(3) Since the acceptability of the results of image processing is judged by a combination of the WS and control program, there is no variance in the results of judgment. Further, the reference data and the data obtained by sampling the results of image processing can be compared one bit at a time. Therefore, in a case where an image output is inspected visually, problems that would otherwise not be found can be discovered. This makes it possible to improve the quality of the item under inspection.

(4) Since inspection is performed in units of image processing functions (LSI's), it is easy to specify the cause of a defect.

(5) Since the image processing area is inspected upon being divided, inspection can be carried out using a memory whose capacity is smaller than that in a case where the entirety of the image processing area is inspected en masse.

(6) Image processing functions can be set and examined independently for each of a plurality of areas resulting from dividing. By combining a plurality of areas to construct a full area, image processing functions of dozens of types can be examined in a short period of time approximately equivalent to the man-hours for outputting a single image.

The present invention can be applied to a system constituted by a plurality of devices or to an apparatus comprising a single device. More specifically, an arrangement may be adopted in which the functions of the WS 1 and I/F interface unit 2 are provided within a copying apparatus, thereby making it possible for the copying apparatus to self-diagnose its own image processing functions.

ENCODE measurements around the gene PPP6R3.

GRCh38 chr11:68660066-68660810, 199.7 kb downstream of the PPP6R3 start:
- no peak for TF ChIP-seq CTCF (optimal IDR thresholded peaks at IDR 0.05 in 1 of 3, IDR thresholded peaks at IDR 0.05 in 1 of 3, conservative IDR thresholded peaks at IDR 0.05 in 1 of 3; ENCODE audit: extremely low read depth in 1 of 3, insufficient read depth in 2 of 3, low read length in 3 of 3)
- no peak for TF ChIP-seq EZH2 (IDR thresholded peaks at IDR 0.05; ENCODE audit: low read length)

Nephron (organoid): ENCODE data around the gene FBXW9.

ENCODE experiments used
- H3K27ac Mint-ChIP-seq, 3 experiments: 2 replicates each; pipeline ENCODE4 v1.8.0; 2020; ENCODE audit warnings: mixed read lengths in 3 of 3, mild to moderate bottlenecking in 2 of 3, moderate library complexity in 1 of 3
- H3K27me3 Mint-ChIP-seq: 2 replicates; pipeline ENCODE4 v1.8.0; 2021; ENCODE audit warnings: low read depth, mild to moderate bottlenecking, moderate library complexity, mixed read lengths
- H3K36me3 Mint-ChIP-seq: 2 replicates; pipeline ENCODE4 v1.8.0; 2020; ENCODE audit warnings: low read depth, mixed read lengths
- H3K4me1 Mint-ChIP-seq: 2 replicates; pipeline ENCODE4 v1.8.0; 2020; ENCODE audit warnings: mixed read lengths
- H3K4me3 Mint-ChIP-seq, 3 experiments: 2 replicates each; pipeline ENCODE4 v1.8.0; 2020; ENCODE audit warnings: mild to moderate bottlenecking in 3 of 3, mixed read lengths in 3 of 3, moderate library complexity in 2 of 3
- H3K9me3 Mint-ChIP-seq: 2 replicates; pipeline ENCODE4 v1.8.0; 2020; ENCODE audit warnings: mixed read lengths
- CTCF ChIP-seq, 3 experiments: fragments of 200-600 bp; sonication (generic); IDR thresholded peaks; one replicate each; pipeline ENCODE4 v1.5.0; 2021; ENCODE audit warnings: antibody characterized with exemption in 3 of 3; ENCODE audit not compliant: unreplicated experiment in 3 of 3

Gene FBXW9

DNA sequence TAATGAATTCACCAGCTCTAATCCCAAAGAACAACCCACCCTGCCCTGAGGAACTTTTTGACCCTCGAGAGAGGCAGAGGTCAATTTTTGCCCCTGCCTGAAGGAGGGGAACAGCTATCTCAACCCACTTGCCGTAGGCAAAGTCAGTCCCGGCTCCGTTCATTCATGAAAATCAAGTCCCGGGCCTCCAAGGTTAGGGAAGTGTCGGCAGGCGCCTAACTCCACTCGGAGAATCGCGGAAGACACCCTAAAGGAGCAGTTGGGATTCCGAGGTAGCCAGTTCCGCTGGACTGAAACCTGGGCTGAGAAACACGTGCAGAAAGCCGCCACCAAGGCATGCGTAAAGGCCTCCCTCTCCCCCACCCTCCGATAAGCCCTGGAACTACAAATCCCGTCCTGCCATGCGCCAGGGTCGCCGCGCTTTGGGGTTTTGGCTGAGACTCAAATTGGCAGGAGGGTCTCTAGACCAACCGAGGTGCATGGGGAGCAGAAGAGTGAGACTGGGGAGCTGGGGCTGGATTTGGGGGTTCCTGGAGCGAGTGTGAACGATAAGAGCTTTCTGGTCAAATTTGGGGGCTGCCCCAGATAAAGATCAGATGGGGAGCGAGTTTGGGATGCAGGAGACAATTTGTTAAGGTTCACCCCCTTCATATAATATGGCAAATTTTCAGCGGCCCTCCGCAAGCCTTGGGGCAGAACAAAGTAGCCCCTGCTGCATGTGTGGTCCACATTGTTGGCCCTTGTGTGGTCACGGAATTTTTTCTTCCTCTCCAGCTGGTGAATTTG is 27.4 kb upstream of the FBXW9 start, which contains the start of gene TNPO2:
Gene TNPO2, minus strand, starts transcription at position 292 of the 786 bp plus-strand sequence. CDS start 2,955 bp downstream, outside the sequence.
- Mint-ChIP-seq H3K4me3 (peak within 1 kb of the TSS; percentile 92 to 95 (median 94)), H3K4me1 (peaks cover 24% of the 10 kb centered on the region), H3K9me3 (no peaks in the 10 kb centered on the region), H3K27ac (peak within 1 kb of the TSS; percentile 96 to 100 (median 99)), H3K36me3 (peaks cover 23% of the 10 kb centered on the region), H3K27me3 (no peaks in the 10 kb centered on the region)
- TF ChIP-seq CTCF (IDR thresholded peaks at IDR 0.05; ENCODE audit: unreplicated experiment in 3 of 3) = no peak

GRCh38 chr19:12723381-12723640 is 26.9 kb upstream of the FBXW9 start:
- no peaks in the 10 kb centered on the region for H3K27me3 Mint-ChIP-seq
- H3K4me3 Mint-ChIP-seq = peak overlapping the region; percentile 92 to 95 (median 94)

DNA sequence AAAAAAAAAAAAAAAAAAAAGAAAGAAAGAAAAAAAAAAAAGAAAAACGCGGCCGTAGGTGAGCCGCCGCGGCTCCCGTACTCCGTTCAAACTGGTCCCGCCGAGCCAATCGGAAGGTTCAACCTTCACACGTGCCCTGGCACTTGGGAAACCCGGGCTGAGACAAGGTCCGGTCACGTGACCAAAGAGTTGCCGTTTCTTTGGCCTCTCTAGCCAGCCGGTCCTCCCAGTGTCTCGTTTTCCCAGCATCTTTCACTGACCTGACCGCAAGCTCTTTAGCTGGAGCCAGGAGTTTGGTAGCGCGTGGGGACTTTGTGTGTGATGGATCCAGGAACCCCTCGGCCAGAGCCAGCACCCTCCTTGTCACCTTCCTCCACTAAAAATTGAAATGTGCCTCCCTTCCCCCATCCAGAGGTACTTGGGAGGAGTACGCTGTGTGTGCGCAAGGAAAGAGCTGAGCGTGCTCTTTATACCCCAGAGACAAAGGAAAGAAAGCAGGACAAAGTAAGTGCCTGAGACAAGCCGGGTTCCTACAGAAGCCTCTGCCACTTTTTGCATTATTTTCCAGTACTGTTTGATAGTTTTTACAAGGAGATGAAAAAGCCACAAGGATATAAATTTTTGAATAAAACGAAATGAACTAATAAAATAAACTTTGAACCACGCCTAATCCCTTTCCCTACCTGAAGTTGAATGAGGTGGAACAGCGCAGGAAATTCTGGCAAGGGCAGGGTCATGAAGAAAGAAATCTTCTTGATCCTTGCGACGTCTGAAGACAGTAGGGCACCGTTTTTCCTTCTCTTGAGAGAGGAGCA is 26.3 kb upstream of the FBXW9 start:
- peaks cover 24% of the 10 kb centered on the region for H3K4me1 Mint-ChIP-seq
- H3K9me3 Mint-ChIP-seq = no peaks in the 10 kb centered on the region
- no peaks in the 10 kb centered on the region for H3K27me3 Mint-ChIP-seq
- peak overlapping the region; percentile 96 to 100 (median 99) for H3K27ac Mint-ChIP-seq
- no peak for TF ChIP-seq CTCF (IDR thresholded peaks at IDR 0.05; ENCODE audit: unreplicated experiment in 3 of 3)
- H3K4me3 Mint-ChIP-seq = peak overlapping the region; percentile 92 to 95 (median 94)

Furthermore, it goes without saying that the invention is applicable also to a case where the object of the invention is attained by supplying a program from a storage medium to a computer system or copying apparatus.

Thus, in accordance with the present invention, there can be provided an inspection system and method in which an image need not be outputted for each and every image processing function.

The present invention is not limited to the above embodiments and various changes and modifications can be made within the spirit and scope of the present invention. therefore, to apprise the public of the scope of the present invention the following claims are made.

Patent Citations
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Referenced by
Citing PatentFiling datePublication dateApplicantTitle
US6798928 *Mar 16, 2001Sep 28, 2004Omron CorporationImage recording apparatus
US7133797Sep 30, 2004Nov 7, 2006Ricoh Company, Ltd.Method, apparatus, system, program and medium for inspecting a circuit board and an apparatus incorporating the circuit board
US7222038 *Dec 3, 2004May 22, 2007Ricoh Company, Ltd.Detecting a defective area of an inspected apparatus
CN100423528CDec 3, 2004Oct 1, 2008株式会社理光Detecting a defective area of an inspected apparatus
EP2439076A1 *Oct 6, 2011Apr 11, 2012Meccanotecnica S.p.A.Control of the production of bookbinding articles through image recognition from printing files
Classifications
U.S. Classification382/302
International ClassificationG06T1/00, G06F11/22, G06T7/00
Cooperative ClassificationG06T2207/30141, G06T7/001, G06T2207/10024
European ClassificationG06T7/00B1R
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Aug 15, 2000CCCertificate of correction